Artificial Intelligence Could Dig Up Cures Buried Online

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THIS SUMMER, RIVA-MELISSA Tez was searching online for research that might help her father. He’d gone into a coma after suffering a stroke, and she wondered what the latest recommendations said—whether playing music to him in his native language could keep him connected to this world, or if giving him Prozac could boost his chances of recovery as it had done for mice in a study last year. Doctors are so busy saving lives, she thought, that they couldn’t possibly keep up with all the papers published every day. Her concern is shared by doctors, who wonder what they could be missing in the 2.5 million scientific papers published every year.

Popular sites like MedCalc and UptoDate are useful tools for doctors to consult diagnostic criteria and double check on treatment guidelines. But there’s plenty of room for improvement, and some believe artificial intelligence could be a solution to science overload: machine learning assistants to read incoming papers, distill their information, and highlight relevant findings. Last month, a company named Iris launched a first version of that type of assistant. The machine can currently read the abstract of a paper, map out its key concepts, and find papers relevant to those concepts. It provides a quick way to get a sense of the scientific landscape for a given topic, something especially useful when you don’t know the exact keywords for the type of research you are looking for.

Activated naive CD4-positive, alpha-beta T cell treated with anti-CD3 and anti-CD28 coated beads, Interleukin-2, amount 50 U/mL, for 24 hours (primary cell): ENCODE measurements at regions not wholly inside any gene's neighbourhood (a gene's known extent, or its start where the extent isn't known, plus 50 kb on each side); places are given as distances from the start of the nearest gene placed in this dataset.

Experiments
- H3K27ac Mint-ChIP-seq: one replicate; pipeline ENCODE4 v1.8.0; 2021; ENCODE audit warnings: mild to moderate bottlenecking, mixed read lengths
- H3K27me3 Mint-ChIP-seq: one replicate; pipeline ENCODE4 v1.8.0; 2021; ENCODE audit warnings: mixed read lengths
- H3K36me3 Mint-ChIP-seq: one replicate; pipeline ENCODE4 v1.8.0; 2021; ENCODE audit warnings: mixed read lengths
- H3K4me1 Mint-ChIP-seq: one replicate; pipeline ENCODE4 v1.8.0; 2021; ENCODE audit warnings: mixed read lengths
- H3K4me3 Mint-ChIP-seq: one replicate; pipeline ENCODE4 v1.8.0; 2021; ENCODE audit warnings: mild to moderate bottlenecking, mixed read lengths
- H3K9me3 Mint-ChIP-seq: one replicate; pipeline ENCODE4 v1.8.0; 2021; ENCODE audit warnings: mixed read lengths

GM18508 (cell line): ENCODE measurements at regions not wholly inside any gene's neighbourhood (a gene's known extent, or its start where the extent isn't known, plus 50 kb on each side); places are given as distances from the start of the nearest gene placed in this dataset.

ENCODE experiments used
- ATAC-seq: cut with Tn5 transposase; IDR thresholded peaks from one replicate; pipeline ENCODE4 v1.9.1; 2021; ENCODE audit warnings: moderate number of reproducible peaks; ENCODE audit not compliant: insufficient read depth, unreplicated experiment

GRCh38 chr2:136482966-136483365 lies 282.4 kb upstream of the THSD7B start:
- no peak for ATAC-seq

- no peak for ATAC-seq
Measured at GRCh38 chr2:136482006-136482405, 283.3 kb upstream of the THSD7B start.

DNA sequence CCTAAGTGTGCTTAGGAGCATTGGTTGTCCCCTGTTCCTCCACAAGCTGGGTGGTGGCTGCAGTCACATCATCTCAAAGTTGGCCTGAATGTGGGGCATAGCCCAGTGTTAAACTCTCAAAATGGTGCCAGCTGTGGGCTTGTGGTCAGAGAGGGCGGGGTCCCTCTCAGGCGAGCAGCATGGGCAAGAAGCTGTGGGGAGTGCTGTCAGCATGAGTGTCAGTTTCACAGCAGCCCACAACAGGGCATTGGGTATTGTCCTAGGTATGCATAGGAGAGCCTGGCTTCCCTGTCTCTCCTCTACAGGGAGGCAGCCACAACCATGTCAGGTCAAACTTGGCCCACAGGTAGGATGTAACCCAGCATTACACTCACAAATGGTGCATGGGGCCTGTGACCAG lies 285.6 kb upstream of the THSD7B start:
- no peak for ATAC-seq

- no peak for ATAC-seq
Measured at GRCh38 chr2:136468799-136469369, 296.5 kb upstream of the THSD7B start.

The Allen Institute for Artificial Intelligence also recently launched a search engine, Semantic Scholar, that takes search beyond keywords. “One of the problems is getting research out of the dusty digital drawers and into the hands of people who can implement it,” says Anita Schjøll Brede, the CEO of Iris. Her tool should make it easier to navigate the literature, especially for people doing interdisciplinary research, she says. In three years, the company plans to make a proactive version that remembers which papers you read last week and gives you new ones based on your project description. And in 10 years, she hopes the AI will be powerful enough to discover new concepts—based on its reading and understanding of the literature—all on its own. Iris’s machine is discipline-agnostic.

It doesn’t care if you ask to find research about cancer or composite material. But other groups are homing in on the problem in medicine. IBM is using its AI technology to take on the high-stakes field of cancer treatment with Watson for Oncology, an application trained by expert oncologists at Memorial Sloan Kettering Cancer Center. It draws from papers, patients data, and clinical trials to help generalized cancer doctors keep up with developments in the field. IBM’s application doesn’t expand to other medical fields, and Iris’ machine currently just improves how literature is organized and accessed. For a typical doctor with a typical schedule, just finding the proper research is not enough: Someone has to read and understand that research. “This is a huge problem,” says Setareh Alipour, a medical resident in New York. “Scientific data is becoming so vast that even specialized doctors can’t know everything that is being discovered about their field. And I’m talking about larger studies, not small and unreliable data.”

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